taperocket wrote:Ok, based on the comments so far and my own good judgement I'm not even going to consider individual mics for each singer. I think I'll try my Rode nt4 stereo mic in a nice room (hopefully) and just keep the signal path simple (NT4-RNP-Swissonic-digi002). Then I'll probably mixdown to 1/4" reel to reel. If they don't like it this way, then I'm just going to have to turn them down. I think the individual mics will be a mess. I'll let you know how it turns out.
My rig is a pair of NT5--> RNP --> HD24. Works great. If you have an RNC or some other clean compressor handy, you may want to patch it in, if only to limit peaks.
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Post by JGriffin » Thu Feb 23, 2006 10:22 am

pantone247 wrote:how about small groups around a few mics?

4 singers covering the bass range around one mic, 4 covering the middy parts on another and... uh how many singers do I have left... sing high parts, around another mic?

Maybe use an omni for room sound, then the 'group mics' for definition

then at least you have a bit too play around with during the mix

p.s. I have no idea what I'm talking about, obviously.... good luck!
That's a good idea, to mic in sections.
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Post by rydberg » Thu Feb 23, 2006 11:01 am

Well, I've (unfortunately?) recorded a few acapella groups and lemme tell ya - you're gonna need a mic for everybody. ESPECIALLY if that's what they're used to or what they've done before. You're gonna need it to get everything blended right (and lower the volume of the person who's singing out of tune). When I've done it, I've arranged everyone in a semicircle and put either an omni or a stereo pair in the middle to use as an overall blender/reverb send/mega-compression kinda thing. So in my opinion, CYA and use what you want later in the mix.

Also, carefully consider how you're going to handle headphones. If you don't have a headphone system that can handle multiple mixes (or 14 sets of headphones), I would aim for not using headphones at all.


My $.02. YMMV.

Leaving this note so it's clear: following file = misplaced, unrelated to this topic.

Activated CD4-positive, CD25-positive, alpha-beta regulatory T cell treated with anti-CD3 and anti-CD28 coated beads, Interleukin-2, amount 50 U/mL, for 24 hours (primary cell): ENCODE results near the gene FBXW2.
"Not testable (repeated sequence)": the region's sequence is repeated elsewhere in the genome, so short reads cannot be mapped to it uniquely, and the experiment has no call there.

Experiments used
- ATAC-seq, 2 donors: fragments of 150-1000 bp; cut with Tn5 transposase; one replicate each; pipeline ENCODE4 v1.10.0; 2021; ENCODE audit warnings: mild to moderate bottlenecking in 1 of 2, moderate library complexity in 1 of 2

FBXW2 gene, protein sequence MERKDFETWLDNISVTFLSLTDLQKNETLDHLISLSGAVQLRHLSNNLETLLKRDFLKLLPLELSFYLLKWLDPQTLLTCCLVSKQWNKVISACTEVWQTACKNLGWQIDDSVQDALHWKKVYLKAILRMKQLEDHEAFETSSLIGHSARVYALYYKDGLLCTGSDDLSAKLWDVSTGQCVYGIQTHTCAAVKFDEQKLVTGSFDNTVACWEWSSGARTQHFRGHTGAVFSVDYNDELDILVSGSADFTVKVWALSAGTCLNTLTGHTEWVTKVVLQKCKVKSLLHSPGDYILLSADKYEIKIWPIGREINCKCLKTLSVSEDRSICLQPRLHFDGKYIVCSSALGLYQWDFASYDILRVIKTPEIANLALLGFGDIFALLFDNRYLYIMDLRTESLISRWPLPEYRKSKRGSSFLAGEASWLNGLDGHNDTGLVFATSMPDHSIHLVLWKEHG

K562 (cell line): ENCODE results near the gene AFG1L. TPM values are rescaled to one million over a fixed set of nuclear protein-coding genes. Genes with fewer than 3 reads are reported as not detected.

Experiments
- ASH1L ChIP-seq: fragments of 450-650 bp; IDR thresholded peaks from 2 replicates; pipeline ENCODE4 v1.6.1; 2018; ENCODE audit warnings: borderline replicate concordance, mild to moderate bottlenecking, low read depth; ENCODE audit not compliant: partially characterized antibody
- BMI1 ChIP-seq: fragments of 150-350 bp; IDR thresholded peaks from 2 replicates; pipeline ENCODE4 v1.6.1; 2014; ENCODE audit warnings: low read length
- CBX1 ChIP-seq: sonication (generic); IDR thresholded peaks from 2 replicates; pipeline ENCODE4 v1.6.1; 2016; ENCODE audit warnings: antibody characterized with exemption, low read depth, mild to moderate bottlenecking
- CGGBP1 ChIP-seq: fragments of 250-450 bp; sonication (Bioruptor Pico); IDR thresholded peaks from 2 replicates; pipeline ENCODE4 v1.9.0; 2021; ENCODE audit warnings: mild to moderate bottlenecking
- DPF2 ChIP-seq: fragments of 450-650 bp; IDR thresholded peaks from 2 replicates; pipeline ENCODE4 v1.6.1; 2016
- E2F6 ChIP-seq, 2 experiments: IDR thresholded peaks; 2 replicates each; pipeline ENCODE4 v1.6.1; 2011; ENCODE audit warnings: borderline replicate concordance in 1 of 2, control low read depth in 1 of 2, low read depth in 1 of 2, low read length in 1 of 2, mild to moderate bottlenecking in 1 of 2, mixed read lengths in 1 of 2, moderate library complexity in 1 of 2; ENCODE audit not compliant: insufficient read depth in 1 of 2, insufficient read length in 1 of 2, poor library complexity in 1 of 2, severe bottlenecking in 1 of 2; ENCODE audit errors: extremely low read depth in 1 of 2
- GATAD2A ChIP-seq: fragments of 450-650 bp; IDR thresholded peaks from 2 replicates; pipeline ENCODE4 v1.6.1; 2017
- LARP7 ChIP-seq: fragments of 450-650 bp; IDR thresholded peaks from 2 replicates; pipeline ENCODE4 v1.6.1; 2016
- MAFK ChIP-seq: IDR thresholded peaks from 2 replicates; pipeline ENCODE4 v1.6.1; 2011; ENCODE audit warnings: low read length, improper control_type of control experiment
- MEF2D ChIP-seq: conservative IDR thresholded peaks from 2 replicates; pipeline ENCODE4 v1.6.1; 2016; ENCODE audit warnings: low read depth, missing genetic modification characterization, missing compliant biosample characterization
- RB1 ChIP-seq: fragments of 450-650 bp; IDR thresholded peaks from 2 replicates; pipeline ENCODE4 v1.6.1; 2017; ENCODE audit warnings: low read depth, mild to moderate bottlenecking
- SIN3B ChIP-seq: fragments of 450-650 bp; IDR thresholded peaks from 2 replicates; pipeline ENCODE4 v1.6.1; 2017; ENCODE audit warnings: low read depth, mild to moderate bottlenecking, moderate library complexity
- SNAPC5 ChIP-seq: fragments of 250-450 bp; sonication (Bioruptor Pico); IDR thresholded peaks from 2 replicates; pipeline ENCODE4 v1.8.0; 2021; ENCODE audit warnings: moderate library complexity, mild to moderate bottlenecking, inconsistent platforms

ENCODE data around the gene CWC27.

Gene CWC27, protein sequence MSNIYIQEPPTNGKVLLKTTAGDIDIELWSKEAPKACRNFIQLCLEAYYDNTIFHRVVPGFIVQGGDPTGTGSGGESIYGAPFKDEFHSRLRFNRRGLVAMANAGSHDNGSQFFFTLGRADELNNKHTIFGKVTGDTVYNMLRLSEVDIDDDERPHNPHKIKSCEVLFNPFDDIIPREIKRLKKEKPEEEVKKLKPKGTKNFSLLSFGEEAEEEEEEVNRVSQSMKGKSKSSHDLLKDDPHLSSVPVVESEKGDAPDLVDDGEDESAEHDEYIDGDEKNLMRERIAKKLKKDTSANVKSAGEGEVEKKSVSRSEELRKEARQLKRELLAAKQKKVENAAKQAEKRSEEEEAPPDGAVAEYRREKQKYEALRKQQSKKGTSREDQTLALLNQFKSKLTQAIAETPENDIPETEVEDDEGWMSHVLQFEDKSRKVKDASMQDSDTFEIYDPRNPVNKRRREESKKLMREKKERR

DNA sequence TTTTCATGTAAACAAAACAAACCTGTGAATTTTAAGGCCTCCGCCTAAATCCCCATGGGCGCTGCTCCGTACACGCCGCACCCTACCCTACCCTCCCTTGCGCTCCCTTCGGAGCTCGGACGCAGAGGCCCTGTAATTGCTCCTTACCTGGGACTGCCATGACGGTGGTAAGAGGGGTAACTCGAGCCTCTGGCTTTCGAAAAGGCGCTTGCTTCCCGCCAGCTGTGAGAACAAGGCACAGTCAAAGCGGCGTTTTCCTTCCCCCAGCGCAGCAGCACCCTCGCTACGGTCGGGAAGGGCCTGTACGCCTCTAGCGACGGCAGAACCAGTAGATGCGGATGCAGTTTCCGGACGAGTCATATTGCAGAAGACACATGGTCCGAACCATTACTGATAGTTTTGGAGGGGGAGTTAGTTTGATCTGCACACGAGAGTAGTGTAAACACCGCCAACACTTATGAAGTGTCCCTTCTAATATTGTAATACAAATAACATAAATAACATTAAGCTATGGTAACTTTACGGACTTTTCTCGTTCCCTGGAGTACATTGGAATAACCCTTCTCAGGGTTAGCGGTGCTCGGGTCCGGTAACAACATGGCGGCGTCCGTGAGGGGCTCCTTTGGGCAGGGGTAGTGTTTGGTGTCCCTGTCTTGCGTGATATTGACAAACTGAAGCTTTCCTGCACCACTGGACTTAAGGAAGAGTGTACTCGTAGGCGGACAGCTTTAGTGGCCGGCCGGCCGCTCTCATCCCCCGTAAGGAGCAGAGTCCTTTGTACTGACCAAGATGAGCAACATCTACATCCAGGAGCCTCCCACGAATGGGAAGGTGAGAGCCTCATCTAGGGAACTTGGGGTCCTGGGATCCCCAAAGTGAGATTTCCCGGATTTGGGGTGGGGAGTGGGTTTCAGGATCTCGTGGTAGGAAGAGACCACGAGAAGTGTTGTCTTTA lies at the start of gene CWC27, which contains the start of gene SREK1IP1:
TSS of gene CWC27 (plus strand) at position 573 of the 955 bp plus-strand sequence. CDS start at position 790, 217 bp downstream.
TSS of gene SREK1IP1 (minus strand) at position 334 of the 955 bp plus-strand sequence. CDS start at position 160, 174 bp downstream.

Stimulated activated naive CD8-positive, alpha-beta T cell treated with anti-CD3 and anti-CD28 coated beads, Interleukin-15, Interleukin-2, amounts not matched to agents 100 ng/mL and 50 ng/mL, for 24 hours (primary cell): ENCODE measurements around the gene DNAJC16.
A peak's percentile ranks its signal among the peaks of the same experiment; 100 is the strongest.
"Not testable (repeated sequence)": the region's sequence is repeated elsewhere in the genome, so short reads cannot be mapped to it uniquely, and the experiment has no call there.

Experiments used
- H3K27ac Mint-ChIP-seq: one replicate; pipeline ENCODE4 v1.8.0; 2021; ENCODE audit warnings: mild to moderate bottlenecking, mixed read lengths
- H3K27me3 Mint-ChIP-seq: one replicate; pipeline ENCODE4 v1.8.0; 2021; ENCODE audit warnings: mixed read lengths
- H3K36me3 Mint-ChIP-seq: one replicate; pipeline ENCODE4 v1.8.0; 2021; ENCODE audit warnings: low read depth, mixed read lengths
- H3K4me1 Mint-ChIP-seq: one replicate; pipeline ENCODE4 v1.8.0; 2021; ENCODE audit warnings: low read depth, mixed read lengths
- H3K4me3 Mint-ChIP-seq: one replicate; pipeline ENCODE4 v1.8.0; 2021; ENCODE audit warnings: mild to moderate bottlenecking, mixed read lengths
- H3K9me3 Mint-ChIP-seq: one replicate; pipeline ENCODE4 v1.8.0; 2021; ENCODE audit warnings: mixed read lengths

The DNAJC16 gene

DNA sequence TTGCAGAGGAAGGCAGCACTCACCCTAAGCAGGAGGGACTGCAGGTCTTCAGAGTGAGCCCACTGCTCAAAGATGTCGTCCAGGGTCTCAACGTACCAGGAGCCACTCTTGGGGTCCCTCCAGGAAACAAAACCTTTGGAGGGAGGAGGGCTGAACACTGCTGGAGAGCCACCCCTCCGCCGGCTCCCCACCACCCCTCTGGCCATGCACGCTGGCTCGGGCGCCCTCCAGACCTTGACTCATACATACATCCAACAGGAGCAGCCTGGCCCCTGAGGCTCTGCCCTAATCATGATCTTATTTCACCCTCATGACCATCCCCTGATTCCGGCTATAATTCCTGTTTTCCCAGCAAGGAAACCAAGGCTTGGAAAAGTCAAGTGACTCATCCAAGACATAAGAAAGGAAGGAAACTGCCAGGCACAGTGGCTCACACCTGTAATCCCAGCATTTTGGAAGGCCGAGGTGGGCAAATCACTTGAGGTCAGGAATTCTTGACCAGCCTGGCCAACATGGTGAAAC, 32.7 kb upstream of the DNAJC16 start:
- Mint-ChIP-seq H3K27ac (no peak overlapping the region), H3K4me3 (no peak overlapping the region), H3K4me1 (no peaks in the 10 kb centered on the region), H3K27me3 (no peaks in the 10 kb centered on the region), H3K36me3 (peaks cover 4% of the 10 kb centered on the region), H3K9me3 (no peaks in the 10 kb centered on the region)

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Post by xSALx » Thu Feb 23, 2006 2:07 pm

Yeah recording acapella groups. I'm actually doing an album for one right now. It's boring let me tell ya. Anyhow. What I've done before is miced each section with a couple of omnis out and it works fairly well. The problem of course is that you really don't have option of pitch correction.

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Post by aeijtzsche » Thu Feb 23, 2006 3:02 pm

Jesus. The bread and butter of an A Capella group is singing in tune, the raison d'etre really, and it's unreasonable to expect them to be able to pull off one good take?

If you read music, get a copy of the score before you record them. I would say it really depends on the kind of writing their repertoire is. If there are actually 14 discrete parts, I could see lots of individual mics, but if it's mostly 4 part with solos, I would try to get a nice stereo picture of each section.

Good choirs actually arrange their performance formation based on sometimes tedious auditioning of various combinations. They do that for a reason.

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Post by Mark Alan Miller » Thu Feb 23, 2006 3:11 pm

On the pitch correction thought: If there's any bleed on the mic that's being corrected, it will get pulled out of tune as much as it's pulling the main voice in tune. If you can hear it in context or not is of course in question, but I thought I'd mention it.

I usually do acapella micing in sections, or set them up in a circle around a 4 top 6 mic array...
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Post by joelpatterson » Thu Feb 23, 2006 3:31 pm

I did a group last week, and if you hear a song about cell phones on the Prarie Home Companion show someday, these are the people.

I grouped them in a semi-circle around this simple set up: two mics in ORTF (Oktava MK-012's) and between them in the center was a CAD M9. Holy Jesus Christ did they sound like the Mills Brothers or what! Beautifully sweet and clear and ALIVE and right infront of you. (Pre's were Sytek and Grace 101). There is nothing like the reality of this kind of phase-coherent system.

I couldn't imagine doing it all on separate mics, are you an engineer or a switchboard operator!
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Post by Mark Alan Miller » Thu Feb 23, 2006 3:34 pm

I'm not into the separate mics thing either, but I see little difference between mixing 18 vocals and mixing 12 tracks of drums, 1 of bass, 3 of guitar and 2 vocals.

Mentioned just for the sake of argument. :)
he took a duck in the face at two and hundred fifty knots.